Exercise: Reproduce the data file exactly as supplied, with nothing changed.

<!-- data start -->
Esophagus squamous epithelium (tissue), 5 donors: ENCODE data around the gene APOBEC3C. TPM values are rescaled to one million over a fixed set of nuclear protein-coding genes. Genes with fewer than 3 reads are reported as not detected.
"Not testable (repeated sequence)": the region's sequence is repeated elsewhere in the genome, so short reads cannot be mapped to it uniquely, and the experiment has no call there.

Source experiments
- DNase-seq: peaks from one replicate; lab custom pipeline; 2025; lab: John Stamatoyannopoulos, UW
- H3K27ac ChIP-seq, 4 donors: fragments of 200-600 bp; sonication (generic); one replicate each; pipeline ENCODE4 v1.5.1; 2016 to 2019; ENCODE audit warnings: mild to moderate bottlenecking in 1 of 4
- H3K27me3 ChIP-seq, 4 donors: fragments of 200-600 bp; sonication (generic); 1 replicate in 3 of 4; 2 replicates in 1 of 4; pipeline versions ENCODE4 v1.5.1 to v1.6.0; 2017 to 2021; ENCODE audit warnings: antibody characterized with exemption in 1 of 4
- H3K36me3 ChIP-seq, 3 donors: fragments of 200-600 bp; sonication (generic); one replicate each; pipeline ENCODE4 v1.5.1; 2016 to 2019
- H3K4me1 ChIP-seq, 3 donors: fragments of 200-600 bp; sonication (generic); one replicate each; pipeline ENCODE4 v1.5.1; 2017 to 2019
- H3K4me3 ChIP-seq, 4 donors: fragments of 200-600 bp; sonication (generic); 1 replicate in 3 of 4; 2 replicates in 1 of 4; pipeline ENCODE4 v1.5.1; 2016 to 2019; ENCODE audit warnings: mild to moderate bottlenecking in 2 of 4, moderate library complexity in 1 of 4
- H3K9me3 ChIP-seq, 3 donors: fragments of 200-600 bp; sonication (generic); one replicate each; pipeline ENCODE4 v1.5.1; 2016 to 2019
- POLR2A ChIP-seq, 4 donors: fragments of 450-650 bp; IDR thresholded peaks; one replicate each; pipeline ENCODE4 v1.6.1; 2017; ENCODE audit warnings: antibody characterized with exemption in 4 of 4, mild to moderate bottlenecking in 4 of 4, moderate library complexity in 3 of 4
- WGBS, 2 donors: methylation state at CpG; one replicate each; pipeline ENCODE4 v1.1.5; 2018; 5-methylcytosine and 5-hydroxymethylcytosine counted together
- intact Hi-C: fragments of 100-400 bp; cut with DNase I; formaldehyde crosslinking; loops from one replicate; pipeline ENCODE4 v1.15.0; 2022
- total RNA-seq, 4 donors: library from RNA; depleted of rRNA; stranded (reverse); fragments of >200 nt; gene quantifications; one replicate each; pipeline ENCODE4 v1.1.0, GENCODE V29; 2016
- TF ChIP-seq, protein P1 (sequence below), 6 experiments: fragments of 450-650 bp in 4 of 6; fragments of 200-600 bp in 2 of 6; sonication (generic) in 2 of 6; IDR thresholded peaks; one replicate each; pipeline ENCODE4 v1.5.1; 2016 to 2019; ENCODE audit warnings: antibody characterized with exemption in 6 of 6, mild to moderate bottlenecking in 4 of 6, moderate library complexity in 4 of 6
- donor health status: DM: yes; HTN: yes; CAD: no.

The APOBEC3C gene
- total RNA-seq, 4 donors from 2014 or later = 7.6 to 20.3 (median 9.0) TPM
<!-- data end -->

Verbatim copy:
Esophagus squamous epithelium (tissue), 5 donors: ENCODE data around the gene APOBEC3C. TPM values are rescaled to one million over a fixed set of nuclear protein-coding genes. Genes with fewer than 3 reads are reported as not detected.
"Not testable (repeated sequence)": the region's sequence is repeated elsewhere in the genome, so short reads cannot be mapped to it uniquely, and the experiment has no call there.

Source experiments
- DNase-seq: peaks from one replicate; lab custom pipeline; 2025; lab: John Stamatoyannopoulos, UW
- H3K27ac ChIP-seq, 4 donors: fragments of 200-600 bp; sonication (generic); one replicate each; pipeline ENCODE4 v1.5.1; 2016 to 2019; ENCODE audit warnings: mild to moderate bottlenecking in 1 of 4
- H3K27me3 ChIP-seq, 4 donors: fragments of 200-600 bp; sonication (generic); 1 replicate in 3 of 4; 2 replicates in 1 of 4; pipeline versions ENCODE4 v1.5.1 to v1.6.0; 2017 to 2021; ENCODE audit warnings: antibody characterized with exemption in 1 of 4
- H3K36me3 ChIP-seq, 3 donors: fragments of 200-600 bp; sonication (generic); one replicate each; pipeline ENCODE4 v1.5.1; 2016 to 2019
- H3K4me1 ChIP-seq, 3 donors: fragments of 200-600 bp; sonication (generic); one replicate each; pipeline ENCODE4 v1.5.1; 2017 to 2019
- H3K4me3 ChIP-seq, 4 donors: fragments of 200-600 bp; sonication (generic); 1 replicate in 3 of 4; 2 replicates in 1 of 4; pipeline ENCODE4 v1.5.1; 2016 to 2019; ENCODE audit warnings: mild to moderate bottlenecking in 2 of 4, moderate library complexity in 1 of 4
- H3K9me3 ChIP-seq, 3 donors: fragments of 200-600 bp; sonication (generic); one replicate each; pipeline ENCODE4 v1.5.1; 2016 to 2019
- POLR2A ChIP-seq, 4 donors: fragments of 450-650 bp; IDR thresholded peaks; one replicate each; pipeline ENCODE4 v1.6.1; 2017; ENCODE audit warnings: antibody characterized with exemption in 4 of 4, mild to moderate bottlenecking in 4 of 4, moderate library complexity in 3 of 4
- WGBS, 2 donors: methylation state at CpG; one replicate each; pipeline ENCODE4 v1.1.5; 2018; 5-methylcytosine and 5-hydroxymethylcytosine counted together
- intact Hi-C: fragments of 100-400 bp; cut with DNase I; formaldehyde crosslinking; loops from one replicate; pipeline ENCODE4 v1.15.0; 2022
- total RNA-seq, 4 donors: library from RNA; depleted of rRNA; stranded (reverse); fragments of >200 nt; gene quantifications; one replicate each; pipeline ENCODE4 v1.1.0, GENCODE V29; 2016
- TF ChIP-seq, protein P1 (sequence below), 6 experiments: fragments of 450-650 bp in 4 of 6; fragments of 200-600 bp in 2 of 6; sonication (generic) in 2 of 6; IDR thresholded peaks; one replicate each; pipeline ENCODE4 v1.5.1; 2016 to 2019; ENCODE audit warnings: antibody characterized with exemption in 6 of 6, mild to moderate bottlenecking in 4 of 6, moderate library complexity in 4 of 6
- donor health status: DM: yes; HTN: yes; CAD: no.

The APOBEC3C gene
- total RNA-seq, 4 donors from 2014 or later = 7.6 to 20.3 (median 9.0) TPM